Interview with Samuel, the EVS volunteer from Zamora

Hi Samuel. Please briefly introduce yourself speaking about your past experiences, your studies, your decision to try the EVS experience and some other personal information like your ideas about the meaning of life and your opinions about the extinction of the whales in the Mediterranean Sea.  I studied Economics in Spain and I have lived in several cities. I accidently discovered this program and I decided it was the right time for this experience. I always wanted to live in another country, proving myself and discovering other cultures. On the other hand, I have been a Red Cross volunteer in Spain and I found my current project very interesting when I saw it for the first time.

  According to the most common opinions you can find Spanish people everywhere in Europe but just few of them are able to speak good English and communicate in a proper way with the people from the other countries (for the Italians it’s more or less the same). Do you think this stereotype is close to the truth? How many difficulties have you faced because of your language gap at the beginning and how is your everyday life going now after four months of living here?  It’s totally true. In my opinion, this is mainly for two reasons: First – an outdated education system, where English is taught and studied as if it was a dead language, it focuses only on the English grammar and being imparted in Spanish. Perhaps this is due to subpar teachers. And second, I feel that Spain and Italy share historical similarities that includes the audiovisual media implanted by their nationalist regimes in the 40´s. Perhaps for that, nowadays in my country all films, commercials, TV shows, articles, video games are duplicated instead of subtitled.  As for me, at first I had many difficulties to communicate in basic matters, administrative issues or subject related to volunteering. Today these themes do not pose a big problem, yet I have not acquired the ability to communicate fluently, spontaniously or understanding conversations with advanced level. I perfectly understand what do you mean when you speak about the awful way of learning english in the latin countries. In any case, despite your first difficulties (or encouraged by them) you tripped by hitch-hiking around Bulgaria and in the border countries more than any other volunteer. Speak us about the wildest places you visited and the most amazing tripping adventures you had on your path.  I visited Romania (Transylvania and different places of the capital) and in Bulgaria: Shumen, Veliko Tarnovo, different mountain areas, monuments…I remember Bucharest – wandering all night, amazed with the architectural diversity of the city (art deco, neoclassic, soviet style). Also in Buzludja exploring the underground floors of this ghostly monument, it was dark so we wanted to sleep inside. When our limbs started freezing, we made a fire in the basement. Later we decided to look for a hotel in the middle of the darkness. Previously we went up and down the stairs of the tower to get warm because we heard a strong wind and the temperature was -25 °. Upon descending, all the hotels were closed and there was only one left to check, we finally got to stay there.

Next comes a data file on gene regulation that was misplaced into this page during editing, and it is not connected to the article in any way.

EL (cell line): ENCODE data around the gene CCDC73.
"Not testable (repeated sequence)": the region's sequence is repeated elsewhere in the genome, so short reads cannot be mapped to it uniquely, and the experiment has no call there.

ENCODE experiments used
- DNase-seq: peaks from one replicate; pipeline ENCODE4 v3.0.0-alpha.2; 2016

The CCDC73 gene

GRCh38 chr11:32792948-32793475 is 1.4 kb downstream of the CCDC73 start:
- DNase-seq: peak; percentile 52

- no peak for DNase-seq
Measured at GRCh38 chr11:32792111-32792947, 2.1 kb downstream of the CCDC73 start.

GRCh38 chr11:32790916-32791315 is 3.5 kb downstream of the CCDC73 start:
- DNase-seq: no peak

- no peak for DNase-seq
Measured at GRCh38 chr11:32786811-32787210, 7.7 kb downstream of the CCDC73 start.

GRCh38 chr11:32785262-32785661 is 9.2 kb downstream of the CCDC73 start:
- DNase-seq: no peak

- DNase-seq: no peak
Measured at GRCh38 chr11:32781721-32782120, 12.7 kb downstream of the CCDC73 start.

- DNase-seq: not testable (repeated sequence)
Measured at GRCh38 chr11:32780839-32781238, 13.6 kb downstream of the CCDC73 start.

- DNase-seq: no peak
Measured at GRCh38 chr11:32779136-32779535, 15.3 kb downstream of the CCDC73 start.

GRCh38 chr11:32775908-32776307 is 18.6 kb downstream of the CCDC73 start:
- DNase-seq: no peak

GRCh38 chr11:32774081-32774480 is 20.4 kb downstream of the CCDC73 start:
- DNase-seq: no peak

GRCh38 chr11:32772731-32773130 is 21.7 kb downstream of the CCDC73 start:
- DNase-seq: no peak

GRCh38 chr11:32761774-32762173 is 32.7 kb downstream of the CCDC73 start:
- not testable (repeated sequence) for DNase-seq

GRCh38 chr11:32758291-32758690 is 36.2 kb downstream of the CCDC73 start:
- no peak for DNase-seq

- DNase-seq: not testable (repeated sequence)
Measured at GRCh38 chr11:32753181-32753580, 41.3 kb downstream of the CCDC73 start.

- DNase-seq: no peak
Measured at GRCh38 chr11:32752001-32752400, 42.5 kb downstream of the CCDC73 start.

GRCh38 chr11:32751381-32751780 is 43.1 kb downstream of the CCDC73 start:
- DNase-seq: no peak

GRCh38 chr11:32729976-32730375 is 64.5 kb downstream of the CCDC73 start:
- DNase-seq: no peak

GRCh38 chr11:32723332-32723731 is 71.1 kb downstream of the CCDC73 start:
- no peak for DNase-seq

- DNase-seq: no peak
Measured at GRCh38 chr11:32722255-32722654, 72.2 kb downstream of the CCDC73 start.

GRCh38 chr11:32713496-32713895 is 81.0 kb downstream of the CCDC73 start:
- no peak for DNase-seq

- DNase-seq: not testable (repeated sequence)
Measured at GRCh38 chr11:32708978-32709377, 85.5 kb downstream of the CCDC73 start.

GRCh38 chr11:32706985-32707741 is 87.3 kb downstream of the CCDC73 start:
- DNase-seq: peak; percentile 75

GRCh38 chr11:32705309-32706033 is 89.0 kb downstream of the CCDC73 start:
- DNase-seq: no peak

Which kind of activities are you doing here in behalf or your hosting organization? Would you change anything about your job and your usual tasks?  I’m working on a shelter specifically there are victims of domestic violence and human trafficking. My role is playing games and doing activities with people in the center. For me to feel fulfilled in my work as a volunteer it is fundamental and I can say that I feel like this. It is not an easy job, a very heterogeneous group of people (in age, cultural and intellectual level) but once adapted, there are very gratifying moments. Although at first it was difficult to understand the dynamics of the center and overcome language barriers, but now I would not change anything about my work in here. What do you think about Bulgaria and its contradictions according to your expectations before coming here? What have surprised you the most and what have you found disappointing or unsatisfying? If I tell the truth, I had no prior expectations; I came ABSOLUTELY open to live this experience with what it means to live pleasant moments and difficulties. Perhaps, on the one hand what has surprised me about the country is that there is a greater solidarity (which I have observed in many everyday situations) than in countries that are considered more developed, which have become much more individualistic societies. Moreover, life here is difficult for most of the population, with very low wages relative to supplies and high prices of commodities and major deficiencies in health or social coverage.

  Tell us something about the weirdest encounters or experiences you have faced during your life as EVS volunteer (I don’t wanna influence you so i won’t make allusions to a certain drunken Rumanian guy in Bucharest. Ops). Different stories come to mind; for example, in my hitchhiking trip. After waiting in Varna for an hour and a half, a Bulgarian picked us up, we were relaxed thinking we would lead us to Veliko Tarnovo when he suddenly stopped the car and told us to go down. -15 °, in the middle of a road without traffic and 15 km from the nearest town. After two hours, a car stopped and we reach our destination.

Thanks Samuel for the ABSOLUTELY nice interview. Hope the other volunteers will know you better after reading this. See you under some bridges in Berlin to discuss about the unsolvable contradictions of life or in the gypsy Narnia watching films.